FREDERICK, Md. (AP) — The Frederick Historic Preservation Commission says a 200-year-old cabin at the center of a redevelopment dispute contributes to the city’s historic district.

The Frederick News-Post reports that Thursday’s 3-2 vote sets the stage for an Aug. 27 vote on whether the crumbling structure should be demolished.

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It is believed to have once housed slaves or free black workers at nearby mansions.

Chairman Scott Winnette cast a key vote in favor of the designation, but he also says the cabin should be demolished.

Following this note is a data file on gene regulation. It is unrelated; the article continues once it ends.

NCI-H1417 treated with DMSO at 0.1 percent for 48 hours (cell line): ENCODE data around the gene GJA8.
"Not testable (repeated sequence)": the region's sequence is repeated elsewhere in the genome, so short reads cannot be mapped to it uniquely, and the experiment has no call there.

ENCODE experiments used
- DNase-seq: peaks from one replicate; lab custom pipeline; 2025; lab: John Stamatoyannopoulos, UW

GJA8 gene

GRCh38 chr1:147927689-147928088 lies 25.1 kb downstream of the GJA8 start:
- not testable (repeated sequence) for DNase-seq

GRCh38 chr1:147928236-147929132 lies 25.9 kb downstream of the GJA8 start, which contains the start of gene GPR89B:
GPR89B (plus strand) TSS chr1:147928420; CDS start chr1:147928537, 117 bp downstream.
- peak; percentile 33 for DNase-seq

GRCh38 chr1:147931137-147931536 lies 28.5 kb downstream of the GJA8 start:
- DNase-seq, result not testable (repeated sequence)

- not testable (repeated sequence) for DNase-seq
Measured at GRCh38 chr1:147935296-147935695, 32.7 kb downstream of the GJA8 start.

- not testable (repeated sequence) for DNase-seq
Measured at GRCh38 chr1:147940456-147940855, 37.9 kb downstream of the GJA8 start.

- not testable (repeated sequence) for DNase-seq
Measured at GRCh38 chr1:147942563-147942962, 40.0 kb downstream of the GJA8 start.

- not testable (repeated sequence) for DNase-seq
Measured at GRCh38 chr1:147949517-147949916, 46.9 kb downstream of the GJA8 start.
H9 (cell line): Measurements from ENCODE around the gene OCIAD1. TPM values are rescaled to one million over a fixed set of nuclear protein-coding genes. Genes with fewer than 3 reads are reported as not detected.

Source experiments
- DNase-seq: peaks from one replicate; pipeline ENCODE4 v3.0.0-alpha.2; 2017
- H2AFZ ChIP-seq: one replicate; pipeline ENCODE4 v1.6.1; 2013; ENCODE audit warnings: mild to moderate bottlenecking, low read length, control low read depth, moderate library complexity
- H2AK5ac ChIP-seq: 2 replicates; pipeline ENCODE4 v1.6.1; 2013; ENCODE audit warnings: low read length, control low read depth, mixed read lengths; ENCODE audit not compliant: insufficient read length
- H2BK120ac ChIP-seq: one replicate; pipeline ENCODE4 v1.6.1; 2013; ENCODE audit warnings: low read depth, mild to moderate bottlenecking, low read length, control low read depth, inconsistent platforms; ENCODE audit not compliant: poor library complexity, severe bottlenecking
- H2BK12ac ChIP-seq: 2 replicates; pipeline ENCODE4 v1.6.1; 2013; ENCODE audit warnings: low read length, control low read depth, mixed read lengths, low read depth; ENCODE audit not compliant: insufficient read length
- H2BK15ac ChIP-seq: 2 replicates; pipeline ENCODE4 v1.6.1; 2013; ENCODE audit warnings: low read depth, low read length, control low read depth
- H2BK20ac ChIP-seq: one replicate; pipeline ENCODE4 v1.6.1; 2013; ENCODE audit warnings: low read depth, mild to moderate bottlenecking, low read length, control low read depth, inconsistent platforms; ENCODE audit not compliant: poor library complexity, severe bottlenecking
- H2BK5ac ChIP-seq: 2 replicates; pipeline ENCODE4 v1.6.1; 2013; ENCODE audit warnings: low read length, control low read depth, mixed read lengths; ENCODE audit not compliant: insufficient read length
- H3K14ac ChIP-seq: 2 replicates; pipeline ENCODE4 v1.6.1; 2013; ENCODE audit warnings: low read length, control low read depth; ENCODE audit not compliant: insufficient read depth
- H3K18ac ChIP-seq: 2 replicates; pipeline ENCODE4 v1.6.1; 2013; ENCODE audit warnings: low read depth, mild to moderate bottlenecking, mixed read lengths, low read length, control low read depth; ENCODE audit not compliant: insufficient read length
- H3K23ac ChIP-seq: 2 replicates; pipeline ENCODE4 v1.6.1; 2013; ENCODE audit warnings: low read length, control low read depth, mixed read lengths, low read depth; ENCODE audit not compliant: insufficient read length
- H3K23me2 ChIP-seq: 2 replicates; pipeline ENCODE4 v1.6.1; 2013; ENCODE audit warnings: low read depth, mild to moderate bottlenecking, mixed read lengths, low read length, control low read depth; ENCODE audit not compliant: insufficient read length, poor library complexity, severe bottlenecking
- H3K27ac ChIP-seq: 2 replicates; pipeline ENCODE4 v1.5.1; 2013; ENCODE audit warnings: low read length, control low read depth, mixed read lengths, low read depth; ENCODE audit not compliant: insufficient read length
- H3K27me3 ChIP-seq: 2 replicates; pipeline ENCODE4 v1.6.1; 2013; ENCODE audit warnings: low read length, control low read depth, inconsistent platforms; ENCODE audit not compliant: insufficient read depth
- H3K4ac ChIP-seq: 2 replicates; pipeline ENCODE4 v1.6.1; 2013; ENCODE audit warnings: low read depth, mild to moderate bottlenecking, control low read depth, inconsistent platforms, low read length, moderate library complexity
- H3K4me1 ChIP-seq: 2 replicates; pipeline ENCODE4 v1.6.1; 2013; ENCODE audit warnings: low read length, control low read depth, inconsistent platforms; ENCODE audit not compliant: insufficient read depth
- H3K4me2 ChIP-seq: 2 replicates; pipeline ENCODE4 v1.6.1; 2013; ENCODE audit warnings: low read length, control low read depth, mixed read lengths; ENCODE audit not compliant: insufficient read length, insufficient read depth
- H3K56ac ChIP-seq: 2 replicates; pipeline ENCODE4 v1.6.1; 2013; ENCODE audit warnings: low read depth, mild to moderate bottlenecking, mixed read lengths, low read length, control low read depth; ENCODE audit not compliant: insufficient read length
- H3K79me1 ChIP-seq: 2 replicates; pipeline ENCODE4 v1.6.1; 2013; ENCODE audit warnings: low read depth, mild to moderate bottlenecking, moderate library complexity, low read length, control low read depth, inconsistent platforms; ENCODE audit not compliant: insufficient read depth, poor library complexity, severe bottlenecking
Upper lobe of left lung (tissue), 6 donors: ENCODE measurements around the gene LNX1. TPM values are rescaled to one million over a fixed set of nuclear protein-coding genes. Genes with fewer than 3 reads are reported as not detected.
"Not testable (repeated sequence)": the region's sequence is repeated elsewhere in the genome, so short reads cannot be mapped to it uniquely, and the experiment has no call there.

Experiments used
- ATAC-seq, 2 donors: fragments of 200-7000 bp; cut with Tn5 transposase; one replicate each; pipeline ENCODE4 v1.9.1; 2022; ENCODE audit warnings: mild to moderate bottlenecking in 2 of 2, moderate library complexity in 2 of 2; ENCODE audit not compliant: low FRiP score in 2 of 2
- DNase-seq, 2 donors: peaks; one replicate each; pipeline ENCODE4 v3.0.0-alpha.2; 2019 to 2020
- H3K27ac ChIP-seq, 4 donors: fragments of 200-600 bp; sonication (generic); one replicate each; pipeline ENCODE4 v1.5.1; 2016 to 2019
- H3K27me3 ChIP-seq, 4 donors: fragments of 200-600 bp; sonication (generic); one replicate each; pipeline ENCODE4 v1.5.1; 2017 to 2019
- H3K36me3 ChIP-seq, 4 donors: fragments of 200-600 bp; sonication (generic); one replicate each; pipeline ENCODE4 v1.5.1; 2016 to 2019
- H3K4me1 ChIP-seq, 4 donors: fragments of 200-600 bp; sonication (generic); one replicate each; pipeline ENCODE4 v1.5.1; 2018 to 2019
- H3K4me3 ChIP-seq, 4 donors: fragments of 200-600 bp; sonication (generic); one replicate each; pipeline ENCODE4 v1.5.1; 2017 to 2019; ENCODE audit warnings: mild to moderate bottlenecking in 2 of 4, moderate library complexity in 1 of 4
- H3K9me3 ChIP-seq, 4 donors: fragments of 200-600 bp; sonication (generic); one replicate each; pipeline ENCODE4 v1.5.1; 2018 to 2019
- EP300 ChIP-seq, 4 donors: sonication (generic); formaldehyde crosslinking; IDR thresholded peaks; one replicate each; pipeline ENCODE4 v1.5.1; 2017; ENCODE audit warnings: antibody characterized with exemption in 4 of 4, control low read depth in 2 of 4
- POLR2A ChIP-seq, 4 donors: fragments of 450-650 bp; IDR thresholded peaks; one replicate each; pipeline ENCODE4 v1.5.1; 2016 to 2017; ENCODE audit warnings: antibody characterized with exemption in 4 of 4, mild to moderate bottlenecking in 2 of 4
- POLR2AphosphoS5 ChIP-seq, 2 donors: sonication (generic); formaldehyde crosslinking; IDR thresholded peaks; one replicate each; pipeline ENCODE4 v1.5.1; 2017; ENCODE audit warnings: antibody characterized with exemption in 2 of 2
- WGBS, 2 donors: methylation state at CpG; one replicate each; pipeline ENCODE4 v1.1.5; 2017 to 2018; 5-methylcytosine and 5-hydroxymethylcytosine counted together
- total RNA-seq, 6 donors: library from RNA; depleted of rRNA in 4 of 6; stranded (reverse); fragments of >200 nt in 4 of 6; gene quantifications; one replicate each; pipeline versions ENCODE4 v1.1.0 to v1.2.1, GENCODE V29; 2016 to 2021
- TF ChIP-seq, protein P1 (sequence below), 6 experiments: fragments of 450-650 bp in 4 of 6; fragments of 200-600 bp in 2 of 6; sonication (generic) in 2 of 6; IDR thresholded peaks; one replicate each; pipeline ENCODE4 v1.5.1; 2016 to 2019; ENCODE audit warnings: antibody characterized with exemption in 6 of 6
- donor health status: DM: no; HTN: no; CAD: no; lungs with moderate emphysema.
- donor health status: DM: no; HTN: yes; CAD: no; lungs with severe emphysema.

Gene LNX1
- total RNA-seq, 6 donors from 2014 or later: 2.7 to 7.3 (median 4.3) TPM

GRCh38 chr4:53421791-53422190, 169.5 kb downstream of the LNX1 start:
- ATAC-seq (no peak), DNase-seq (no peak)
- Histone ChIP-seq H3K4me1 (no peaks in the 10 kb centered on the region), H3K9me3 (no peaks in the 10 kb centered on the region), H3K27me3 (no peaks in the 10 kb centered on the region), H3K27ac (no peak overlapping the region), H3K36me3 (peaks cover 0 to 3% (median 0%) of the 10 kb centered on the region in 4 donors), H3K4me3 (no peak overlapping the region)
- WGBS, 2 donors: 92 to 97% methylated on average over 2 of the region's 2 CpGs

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The cabin is owned by Habitat for Humanity of Frederick County. The group wants to raze the building and sell the lot to a local builder.

Habitat Executive Director Ron Cramer says that if demolition is approved, archaeologists can examine the site and preserve any salvageable materials.

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